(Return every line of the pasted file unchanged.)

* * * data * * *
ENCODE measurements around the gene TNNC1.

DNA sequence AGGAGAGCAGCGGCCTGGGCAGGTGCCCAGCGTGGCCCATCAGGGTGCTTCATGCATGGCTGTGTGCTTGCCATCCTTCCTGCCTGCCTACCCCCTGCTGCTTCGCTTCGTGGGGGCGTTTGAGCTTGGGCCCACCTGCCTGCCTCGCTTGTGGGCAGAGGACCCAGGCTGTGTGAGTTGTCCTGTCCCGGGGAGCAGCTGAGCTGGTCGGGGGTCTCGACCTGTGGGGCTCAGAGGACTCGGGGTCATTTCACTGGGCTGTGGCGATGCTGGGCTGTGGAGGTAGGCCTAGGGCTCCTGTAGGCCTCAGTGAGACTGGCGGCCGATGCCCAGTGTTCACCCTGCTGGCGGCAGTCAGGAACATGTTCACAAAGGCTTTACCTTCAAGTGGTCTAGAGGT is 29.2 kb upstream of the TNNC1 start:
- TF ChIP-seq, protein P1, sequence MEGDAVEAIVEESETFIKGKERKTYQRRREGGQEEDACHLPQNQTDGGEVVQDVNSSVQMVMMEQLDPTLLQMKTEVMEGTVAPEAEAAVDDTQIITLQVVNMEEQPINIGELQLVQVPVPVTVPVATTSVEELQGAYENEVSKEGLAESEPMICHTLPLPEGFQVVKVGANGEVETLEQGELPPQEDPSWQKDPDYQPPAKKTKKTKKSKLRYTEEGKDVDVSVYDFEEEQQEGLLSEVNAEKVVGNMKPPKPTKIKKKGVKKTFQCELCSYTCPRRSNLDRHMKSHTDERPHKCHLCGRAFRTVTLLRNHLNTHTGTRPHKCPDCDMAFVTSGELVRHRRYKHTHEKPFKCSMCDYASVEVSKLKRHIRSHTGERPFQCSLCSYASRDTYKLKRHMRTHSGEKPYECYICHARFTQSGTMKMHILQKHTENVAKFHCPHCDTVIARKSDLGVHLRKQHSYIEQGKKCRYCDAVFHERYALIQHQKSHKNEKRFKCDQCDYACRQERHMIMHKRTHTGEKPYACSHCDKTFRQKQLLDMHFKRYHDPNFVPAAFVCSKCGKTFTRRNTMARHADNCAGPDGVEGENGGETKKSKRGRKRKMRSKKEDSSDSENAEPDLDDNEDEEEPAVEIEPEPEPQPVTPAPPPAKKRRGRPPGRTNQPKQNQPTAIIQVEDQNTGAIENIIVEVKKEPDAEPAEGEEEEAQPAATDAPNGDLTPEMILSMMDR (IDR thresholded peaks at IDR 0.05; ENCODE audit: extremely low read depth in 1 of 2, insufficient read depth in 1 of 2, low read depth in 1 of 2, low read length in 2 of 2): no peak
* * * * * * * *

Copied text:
ENCODE measurements around the gene TNNC1.

DNA sequence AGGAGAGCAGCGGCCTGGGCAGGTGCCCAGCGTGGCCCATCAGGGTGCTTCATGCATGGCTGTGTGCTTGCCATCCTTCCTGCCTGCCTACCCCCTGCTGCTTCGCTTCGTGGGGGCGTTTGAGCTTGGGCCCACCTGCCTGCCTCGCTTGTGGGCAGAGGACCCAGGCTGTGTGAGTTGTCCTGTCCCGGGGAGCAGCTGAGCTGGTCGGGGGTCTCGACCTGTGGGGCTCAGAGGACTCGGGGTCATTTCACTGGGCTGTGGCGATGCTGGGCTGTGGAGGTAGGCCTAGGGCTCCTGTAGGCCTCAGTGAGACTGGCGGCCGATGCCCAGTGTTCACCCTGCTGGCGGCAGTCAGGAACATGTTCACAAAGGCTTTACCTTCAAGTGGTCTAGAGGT is 29.2 kb upstream of the TNNC1 start:
- TF ChIP-seq, protein P1, sequence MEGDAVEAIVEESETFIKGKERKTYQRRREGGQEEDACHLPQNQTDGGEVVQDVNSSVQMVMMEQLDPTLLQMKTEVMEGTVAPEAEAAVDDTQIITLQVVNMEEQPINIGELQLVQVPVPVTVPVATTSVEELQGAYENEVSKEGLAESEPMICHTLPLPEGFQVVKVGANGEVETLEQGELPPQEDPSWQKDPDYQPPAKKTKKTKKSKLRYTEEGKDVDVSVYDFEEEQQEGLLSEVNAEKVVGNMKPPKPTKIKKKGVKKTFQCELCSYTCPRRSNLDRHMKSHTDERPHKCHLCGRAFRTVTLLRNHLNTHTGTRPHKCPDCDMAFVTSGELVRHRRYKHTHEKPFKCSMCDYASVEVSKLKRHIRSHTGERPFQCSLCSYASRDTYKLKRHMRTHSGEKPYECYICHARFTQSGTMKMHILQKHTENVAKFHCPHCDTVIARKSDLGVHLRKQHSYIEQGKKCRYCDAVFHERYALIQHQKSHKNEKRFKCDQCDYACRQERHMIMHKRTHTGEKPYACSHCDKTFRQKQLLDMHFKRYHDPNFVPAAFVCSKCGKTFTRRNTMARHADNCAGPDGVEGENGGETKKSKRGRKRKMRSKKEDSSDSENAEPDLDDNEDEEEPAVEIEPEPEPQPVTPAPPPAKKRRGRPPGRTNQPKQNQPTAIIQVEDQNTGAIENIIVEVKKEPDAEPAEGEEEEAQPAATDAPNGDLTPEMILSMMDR (IDR thresholded peaks at IDR 0.05; ENCODE audit: extremely low read depth in 1 of 2, insufficient read depth in 1 of 2, low read depth in 1 of 2, low read length in 2 of 2): no peak